So, to weekly sit, stand, bow, wonder the topic of the sermon, try to quiet children, try not to look at your watch too often, try not to appear antsy and remind yourself this is supposed to have some elements of worship. Knowing that this isn’t a onetime event, but you’ll be back here next Sunday. It’s easy to ask yourself is it worth it?

So, back to the question asked the pastor: how can we serve you?

Her answer was painfully simple. Just show up. Don’t underestimate the power of your presence.

Just show up.

Power of your presence

Yes, yes! I say. But then I realize I prefer Nike’s just do it! Doing something seems active and easier to measure the difference I’ve made {um, yes, it’s back to being all about me, all about you, not all about them}.

Don’t underestimate the power of your presence.

Bam, and just that like the incarnation is summed up in a modern proverb. Emmanuel, God with us. Don’t underestimate the power of your presence.

I hadn’t thought of Jesus as being bored. But I bet he was. Or that he’d fidget when something didn’t capture his interest or try not to wonder how much longer he’d have to stay at an event until he could sneak out.  I’m not trying to be irreverent and I know that Jesus was able to be bored without sinning, something I am wholly incapable of doing consistently.

But when Jesus washed the feet of his friends before he died and told them to “go and do likewise,” I think he was throwing in some boredom too. Go, and serve one another, yes. At times I need to remember that serving can include just showing up.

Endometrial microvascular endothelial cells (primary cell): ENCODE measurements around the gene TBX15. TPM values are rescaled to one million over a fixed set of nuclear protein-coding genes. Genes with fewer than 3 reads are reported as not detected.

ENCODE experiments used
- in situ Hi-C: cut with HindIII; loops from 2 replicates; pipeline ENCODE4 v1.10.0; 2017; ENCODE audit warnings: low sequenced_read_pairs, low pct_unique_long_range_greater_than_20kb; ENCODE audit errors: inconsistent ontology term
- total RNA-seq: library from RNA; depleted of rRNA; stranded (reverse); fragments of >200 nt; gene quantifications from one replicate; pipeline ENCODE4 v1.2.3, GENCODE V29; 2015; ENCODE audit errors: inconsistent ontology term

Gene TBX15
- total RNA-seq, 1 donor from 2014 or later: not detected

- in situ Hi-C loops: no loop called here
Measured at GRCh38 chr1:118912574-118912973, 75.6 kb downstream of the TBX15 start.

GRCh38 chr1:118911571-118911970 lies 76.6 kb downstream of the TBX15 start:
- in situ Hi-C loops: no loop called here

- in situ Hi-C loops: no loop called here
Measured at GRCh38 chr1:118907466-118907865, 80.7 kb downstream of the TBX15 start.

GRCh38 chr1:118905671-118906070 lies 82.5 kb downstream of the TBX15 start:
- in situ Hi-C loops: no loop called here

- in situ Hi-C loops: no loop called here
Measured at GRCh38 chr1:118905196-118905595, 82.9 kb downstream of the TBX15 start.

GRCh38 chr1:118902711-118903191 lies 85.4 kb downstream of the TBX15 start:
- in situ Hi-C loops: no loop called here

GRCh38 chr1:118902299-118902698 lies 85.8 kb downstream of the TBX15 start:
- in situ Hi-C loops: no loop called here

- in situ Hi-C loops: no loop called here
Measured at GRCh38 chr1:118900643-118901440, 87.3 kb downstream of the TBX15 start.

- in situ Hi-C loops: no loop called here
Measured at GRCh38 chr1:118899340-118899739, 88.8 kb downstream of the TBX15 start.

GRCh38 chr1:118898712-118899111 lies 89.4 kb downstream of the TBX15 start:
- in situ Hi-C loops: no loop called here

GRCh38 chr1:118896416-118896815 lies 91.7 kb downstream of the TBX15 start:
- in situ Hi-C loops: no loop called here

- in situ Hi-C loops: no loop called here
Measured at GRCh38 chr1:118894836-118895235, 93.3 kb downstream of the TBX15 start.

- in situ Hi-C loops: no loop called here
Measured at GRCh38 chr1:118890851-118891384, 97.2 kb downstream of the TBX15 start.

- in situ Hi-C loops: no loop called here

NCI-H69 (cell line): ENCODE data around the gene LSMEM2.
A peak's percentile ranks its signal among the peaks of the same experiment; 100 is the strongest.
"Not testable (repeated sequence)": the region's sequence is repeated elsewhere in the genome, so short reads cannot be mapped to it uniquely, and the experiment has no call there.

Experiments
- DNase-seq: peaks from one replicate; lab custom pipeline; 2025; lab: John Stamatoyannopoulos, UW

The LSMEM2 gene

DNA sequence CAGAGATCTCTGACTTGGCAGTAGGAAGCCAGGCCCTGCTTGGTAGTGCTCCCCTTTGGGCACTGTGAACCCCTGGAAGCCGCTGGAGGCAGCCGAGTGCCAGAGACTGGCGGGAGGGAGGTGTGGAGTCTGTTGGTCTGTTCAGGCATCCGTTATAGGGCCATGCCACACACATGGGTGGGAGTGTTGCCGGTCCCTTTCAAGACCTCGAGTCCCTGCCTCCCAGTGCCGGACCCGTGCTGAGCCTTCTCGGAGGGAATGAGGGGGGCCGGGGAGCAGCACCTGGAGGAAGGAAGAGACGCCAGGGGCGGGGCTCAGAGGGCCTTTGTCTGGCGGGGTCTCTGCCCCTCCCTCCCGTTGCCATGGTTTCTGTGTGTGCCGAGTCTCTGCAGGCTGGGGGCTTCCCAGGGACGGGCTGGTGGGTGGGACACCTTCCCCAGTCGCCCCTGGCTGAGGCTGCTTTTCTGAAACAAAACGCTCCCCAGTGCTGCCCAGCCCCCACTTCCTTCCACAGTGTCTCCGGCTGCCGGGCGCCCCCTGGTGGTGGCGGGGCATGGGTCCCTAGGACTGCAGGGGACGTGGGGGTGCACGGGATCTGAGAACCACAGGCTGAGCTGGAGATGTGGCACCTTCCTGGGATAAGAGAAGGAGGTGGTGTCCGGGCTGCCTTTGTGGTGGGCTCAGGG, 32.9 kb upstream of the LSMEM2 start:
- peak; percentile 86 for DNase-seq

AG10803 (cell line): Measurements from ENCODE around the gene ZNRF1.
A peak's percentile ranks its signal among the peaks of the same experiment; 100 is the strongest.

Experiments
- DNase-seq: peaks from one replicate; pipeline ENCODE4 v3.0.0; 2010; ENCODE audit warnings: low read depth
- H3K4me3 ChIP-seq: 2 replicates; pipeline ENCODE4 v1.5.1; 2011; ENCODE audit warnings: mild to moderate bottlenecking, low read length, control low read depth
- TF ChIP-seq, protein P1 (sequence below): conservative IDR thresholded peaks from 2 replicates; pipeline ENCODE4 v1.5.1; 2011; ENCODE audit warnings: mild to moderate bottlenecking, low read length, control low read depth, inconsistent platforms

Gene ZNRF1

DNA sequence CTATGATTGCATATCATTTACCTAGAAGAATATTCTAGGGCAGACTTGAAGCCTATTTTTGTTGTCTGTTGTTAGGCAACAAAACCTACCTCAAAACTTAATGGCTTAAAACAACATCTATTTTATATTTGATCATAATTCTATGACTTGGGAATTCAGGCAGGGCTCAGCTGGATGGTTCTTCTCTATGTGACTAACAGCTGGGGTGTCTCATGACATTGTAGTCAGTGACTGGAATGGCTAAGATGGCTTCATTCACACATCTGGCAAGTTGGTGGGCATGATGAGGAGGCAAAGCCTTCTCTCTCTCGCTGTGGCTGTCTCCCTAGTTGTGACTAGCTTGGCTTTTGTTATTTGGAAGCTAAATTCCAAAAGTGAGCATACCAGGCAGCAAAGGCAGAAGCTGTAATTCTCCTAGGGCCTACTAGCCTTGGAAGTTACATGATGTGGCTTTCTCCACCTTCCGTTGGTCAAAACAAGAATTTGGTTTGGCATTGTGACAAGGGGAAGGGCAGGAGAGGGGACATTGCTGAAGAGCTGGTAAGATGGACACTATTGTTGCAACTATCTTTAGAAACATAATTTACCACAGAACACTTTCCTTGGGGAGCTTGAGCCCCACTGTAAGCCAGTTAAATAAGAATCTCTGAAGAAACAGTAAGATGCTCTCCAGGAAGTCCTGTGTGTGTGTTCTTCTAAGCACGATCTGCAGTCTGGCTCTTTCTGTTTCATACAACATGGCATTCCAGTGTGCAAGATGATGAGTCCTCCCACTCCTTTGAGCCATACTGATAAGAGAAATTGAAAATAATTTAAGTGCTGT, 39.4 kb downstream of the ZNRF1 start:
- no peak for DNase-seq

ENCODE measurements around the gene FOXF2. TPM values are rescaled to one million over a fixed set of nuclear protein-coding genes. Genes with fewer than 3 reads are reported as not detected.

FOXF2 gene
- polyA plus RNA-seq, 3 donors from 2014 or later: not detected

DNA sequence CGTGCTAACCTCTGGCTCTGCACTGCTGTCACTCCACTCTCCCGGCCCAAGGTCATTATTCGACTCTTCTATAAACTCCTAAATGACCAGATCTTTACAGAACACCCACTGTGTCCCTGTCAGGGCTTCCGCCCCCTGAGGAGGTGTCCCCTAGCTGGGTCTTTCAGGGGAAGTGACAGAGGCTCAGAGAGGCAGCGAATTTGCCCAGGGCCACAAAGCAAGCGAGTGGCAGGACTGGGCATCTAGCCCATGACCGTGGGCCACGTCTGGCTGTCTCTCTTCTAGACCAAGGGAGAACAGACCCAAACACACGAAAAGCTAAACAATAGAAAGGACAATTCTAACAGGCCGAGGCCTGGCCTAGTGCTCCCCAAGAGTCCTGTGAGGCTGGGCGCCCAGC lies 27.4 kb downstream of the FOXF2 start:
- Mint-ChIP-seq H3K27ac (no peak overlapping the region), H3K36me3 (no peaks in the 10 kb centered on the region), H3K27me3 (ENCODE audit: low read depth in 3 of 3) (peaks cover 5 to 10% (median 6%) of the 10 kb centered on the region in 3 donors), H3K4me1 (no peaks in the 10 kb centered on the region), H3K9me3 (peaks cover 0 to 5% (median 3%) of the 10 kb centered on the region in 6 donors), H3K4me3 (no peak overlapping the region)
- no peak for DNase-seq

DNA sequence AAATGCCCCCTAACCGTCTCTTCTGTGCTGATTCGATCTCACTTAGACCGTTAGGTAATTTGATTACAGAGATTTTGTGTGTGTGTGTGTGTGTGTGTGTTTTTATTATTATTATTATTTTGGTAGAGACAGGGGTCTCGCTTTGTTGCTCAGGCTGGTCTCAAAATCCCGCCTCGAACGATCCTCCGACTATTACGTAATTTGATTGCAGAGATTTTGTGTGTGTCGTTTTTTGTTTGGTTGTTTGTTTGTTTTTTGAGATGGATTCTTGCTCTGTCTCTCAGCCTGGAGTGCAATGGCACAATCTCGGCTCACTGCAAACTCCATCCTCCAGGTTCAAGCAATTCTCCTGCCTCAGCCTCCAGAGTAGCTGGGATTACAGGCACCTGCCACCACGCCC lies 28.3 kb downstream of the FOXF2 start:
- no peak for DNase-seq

Act Two: several weeks ago

In November my friend and I visited the pastor and her church.

After the service there is a small group who meet to practice their English by going over the sermon. One of the pastors will be present, but it’s mostly lead by the college students. The students take turns summarizing key points of the sermon and then the group discusses it and asks questions. I was able to sit in on one and can imagine pastors the world over would love for these kind of groups to be going on. For believers and explorers to review what was shared, what it means for their lives, and questions they might have.

At dinner that night we asked the head pastor how the group had come about.

“One of the students came to me with the idea. The foreigners had been showing up for several years, even when they didn’t understand. Each year it might be different foreigners, but they still come. I learned last year that the foreigners find out the scripture and read it in English during the service. On Sunday night when the team gets together, they study the scripture from that morning. When I heard this, I knew the kind of people they are. So, when the student asked, I was ready to say yes.”